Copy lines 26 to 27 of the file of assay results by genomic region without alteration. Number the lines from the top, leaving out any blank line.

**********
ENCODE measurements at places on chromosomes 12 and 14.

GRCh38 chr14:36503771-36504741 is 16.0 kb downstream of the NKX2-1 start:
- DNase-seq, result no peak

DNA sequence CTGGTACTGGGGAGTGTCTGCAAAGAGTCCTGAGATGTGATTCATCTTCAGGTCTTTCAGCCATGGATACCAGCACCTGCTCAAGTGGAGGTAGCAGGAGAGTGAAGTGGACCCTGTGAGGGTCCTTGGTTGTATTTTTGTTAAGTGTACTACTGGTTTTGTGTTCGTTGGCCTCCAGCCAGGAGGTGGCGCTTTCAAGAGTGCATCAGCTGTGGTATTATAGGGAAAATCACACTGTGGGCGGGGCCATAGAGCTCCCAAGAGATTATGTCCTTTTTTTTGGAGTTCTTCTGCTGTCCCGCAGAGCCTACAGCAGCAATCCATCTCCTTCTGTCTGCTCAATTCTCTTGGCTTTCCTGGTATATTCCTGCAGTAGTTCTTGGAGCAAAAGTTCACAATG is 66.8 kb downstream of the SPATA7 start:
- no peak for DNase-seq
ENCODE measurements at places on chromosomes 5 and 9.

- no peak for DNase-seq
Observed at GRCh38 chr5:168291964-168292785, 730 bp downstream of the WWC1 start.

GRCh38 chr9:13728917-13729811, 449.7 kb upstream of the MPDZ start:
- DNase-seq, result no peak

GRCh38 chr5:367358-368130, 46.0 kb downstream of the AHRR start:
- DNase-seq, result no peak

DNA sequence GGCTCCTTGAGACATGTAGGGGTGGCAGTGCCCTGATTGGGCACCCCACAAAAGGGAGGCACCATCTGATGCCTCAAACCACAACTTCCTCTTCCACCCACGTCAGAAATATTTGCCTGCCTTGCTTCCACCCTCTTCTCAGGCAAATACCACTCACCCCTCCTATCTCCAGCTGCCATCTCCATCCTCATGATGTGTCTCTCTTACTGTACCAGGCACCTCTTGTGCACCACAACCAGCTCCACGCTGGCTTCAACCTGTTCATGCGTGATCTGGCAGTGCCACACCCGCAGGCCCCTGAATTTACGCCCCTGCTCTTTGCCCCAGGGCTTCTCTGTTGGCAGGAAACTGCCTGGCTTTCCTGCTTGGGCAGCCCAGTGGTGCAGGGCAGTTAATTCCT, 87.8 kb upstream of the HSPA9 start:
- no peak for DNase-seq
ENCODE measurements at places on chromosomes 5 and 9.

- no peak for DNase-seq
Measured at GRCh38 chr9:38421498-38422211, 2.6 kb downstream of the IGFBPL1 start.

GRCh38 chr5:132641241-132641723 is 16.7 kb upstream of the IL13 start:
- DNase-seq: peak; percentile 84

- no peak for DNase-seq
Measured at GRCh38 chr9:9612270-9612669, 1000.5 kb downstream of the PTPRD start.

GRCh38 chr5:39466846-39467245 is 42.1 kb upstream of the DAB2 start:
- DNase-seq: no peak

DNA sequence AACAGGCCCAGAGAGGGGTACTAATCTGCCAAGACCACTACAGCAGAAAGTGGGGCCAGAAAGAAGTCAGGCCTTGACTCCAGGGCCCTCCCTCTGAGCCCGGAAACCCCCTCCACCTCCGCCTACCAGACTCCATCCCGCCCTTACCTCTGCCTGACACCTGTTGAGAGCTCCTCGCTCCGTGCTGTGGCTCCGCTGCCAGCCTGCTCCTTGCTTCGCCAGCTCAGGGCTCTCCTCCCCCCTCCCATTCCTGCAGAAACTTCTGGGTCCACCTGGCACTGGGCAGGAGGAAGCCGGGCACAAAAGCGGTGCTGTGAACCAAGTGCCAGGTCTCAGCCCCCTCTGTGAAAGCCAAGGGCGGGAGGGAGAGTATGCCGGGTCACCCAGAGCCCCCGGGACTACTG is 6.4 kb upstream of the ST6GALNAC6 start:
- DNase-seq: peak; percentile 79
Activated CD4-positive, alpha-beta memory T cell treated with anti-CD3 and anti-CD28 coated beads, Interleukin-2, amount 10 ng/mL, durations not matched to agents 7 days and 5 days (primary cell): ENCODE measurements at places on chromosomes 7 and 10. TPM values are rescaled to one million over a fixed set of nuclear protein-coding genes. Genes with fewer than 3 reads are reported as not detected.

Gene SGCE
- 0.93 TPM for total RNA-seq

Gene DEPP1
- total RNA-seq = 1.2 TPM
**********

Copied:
Activated CD4-positive, alpha-beta memory T cell treated with anti-CD3 and anti-CD28 coated beads, Interleukin-2, amount 10 ng/mL, durations not matched to agents 7 days and 5 days (primary cell): ENCODE measurements at places on chromosomes 7 and 10. TPM values are rescaled to one million over a fixed set of nuclear protein-coding genes. Genes with fewer than 3 reads are reported as not detected.

Gene SGCE